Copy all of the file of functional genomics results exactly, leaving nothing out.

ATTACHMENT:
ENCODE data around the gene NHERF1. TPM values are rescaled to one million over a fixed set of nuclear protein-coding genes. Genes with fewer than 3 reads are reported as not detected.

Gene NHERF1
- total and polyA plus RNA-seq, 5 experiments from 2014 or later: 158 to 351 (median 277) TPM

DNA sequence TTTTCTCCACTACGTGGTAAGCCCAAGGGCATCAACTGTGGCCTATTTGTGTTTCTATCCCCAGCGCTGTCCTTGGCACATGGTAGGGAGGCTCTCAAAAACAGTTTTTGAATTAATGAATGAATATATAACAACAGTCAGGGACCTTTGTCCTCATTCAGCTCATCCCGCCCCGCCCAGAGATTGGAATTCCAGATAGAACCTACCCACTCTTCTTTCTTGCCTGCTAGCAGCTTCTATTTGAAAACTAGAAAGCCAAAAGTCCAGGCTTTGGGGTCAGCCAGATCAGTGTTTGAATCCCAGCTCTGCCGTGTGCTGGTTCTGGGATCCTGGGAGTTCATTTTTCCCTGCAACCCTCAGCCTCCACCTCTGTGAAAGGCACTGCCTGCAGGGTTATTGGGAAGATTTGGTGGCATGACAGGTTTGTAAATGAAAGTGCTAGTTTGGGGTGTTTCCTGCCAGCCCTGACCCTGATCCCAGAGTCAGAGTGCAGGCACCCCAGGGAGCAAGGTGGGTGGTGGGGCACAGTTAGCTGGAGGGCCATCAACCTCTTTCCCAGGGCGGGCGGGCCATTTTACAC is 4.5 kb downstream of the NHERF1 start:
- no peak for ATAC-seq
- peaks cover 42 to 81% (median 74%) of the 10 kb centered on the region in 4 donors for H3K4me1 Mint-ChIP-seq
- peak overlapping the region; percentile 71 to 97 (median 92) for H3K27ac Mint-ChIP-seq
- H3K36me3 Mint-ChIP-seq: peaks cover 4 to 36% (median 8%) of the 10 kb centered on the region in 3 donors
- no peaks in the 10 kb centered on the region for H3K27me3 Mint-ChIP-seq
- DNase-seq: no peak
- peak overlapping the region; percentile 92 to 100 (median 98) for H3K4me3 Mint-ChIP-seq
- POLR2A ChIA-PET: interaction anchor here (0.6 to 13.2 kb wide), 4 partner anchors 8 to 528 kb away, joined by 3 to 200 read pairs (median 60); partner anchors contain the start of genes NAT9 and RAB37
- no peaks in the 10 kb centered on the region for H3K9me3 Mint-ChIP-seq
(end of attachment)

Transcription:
ENCODE data around the gene NHERF1. TPM values are rescaled to one million over a fixed set of nuclear protein-coding genes. Genes with fewer than 3 reads are reported as not detected.

Gene NHERF1
- total and polyA plus RNA-seq, 5 experiments from 2014 or later: 158 to 351 (median 277) TPM

DNA sequence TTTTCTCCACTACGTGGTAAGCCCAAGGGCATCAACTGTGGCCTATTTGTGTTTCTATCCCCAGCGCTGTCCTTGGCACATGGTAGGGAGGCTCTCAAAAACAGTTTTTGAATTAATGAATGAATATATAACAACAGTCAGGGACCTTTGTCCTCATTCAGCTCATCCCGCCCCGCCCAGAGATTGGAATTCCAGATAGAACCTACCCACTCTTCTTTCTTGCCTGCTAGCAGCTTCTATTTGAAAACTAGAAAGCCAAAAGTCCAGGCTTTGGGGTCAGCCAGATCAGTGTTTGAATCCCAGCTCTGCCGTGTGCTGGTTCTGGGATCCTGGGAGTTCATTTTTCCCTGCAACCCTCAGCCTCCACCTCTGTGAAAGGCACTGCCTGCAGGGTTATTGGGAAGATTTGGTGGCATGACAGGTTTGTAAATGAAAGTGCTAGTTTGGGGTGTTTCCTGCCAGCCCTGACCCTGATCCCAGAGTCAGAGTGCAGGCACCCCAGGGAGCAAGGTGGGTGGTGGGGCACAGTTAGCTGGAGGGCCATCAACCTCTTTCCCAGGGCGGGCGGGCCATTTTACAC is 4.5 kb downstream of the NHERF1 start:
- no peak for ATAC-seq
- peaks cover 42 to 81% (median 74%) of the 10 kb centered on the region in 4 donors for H3K4me1 Mint-ChIP-seq
- peak overlapping the region; percentile 71 to 97 (median 92) for H3K27ac Mint-ChIP-seq
- H3K36me3 Mint-ChIP-seq: peaks cover 4 to 36% (median 8%) of the 10 kb centered on the region in 3 donors
- no peaks in the 10 kb centered on the region for H3K27me3 Mint-ChIP-seq
- DNase-seq: no peak
- peak overlapping the region; percentile 92 to 100 (median 98) for H3K4me3 Mint-ChIP-seq
- POLR2A ChIA-PET: interaction anchor here (0.6 to 13.2 kb wide), 4 partner anchors 8 to 528 kb away, joined by 3 to 200 read pairs (median 60); partner anchors contain the start of genes NAT9 and RAB37
- no peaks in the 10 kb centered on the region for H3K9me3 Mint-ChIP-seq